Casting and forging are two different types of production. The process of casting involves heating a substance to its melting point and pouring it into a mold, where it solidifies. When something is forged, it is bent into shape physically while staying solid and heated continuously. In this article, we shall define the underlying meaning of both techniques.
Cast vs. Forged Steel: Key Differences
- It functions at a temperature above that of melting.
- Casting is better and easier for complex parts.
- Casted parts are more expensive but very precise.
- The process of casting is semi-automated.
- Heat treatment causes a non-uniform response in the casting process.
- Casting is devoid of both strength and grain flow.
- Porosity can be a problem in casting.
- Castings aren’t as strong as forged metals.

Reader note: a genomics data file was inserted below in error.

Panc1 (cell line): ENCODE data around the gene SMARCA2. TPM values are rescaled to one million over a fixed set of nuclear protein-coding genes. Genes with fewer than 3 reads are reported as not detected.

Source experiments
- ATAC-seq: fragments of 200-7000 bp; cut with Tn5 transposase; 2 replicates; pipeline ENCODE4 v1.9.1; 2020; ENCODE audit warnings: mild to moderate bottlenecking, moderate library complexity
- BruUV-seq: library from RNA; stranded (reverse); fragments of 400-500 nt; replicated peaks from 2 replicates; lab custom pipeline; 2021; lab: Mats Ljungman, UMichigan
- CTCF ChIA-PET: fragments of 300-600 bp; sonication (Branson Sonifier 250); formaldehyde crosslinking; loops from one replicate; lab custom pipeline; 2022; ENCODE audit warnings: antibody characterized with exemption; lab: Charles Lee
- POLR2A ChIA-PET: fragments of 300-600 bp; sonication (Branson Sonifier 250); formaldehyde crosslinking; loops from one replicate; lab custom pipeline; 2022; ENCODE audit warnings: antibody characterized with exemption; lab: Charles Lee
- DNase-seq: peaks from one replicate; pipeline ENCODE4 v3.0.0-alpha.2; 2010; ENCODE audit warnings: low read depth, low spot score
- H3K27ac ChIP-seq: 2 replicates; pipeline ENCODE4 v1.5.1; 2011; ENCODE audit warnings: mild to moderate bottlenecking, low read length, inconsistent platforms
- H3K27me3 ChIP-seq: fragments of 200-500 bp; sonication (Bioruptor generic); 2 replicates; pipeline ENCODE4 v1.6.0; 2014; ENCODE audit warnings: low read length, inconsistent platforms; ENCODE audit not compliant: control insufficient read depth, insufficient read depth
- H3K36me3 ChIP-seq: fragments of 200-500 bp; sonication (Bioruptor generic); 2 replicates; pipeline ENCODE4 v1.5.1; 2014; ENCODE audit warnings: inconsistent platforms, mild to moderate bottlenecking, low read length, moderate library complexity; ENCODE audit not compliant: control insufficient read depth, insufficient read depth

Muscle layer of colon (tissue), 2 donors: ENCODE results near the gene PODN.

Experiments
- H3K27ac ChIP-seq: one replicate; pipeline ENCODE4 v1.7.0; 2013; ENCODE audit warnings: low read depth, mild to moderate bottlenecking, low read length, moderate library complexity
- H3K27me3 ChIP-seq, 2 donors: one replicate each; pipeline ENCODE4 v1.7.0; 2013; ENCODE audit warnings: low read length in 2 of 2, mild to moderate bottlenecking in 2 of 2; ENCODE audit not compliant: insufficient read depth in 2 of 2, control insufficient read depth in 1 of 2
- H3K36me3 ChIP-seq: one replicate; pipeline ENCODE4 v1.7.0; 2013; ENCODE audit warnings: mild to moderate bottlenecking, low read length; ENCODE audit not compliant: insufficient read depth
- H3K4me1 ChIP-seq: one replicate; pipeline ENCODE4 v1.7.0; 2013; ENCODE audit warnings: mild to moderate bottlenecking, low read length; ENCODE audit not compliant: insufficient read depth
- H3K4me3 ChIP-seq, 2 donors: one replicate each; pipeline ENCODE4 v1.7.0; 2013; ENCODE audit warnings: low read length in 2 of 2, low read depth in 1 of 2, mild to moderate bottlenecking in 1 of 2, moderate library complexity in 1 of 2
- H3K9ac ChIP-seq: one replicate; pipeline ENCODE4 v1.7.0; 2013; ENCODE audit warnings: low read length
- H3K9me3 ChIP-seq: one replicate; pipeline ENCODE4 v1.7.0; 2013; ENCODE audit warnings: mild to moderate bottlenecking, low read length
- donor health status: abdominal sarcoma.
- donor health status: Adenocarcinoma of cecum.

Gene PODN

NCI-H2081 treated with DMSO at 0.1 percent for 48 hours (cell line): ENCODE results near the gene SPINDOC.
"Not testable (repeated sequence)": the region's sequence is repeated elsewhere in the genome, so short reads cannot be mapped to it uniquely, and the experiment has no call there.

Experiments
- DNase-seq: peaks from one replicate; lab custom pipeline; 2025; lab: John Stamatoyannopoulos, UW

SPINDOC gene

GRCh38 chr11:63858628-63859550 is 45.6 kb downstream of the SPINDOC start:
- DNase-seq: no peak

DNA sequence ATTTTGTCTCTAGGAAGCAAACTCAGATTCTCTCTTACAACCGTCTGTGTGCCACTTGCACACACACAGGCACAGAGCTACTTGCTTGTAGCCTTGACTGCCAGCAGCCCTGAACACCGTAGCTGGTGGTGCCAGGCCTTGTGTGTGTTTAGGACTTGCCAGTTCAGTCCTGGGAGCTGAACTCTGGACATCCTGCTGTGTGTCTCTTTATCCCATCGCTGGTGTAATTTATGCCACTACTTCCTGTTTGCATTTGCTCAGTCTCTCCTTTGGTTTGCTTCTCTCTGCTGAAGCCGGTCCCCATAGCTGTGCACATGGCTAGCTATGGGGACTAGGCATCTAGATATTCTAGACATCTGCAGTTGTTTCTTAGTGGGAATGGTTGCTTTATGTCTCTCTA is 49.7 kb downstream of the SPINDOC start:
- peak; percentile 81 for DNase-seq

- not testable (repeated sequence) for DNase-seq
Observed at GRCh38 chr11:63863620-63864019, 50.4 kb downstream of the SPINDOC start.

- Casting has a low performance rate.
- Forging refines the grain structure of the casted ingots.
- Forged components are less expensive and more dependable.
- The production rate is higher because machine utility is utilized.
- There is no porosity or die holes in the forged components.
- The intricate components are difficult to forge.
- Forging will not function above the melting point.
- When heat treatment is used on forging components, the reaction is better.
Why Choose Casting Method?
The difference between the physical characteristics of the cast and forged goods has narrowed as casting methods have advanced, making current cast products extremely competitive in terms of quality, strength, and wear resistance: Steel forging, on the other hand, is still the favored production method in many sectors.
Want to Know More About Forging and Casting Method?
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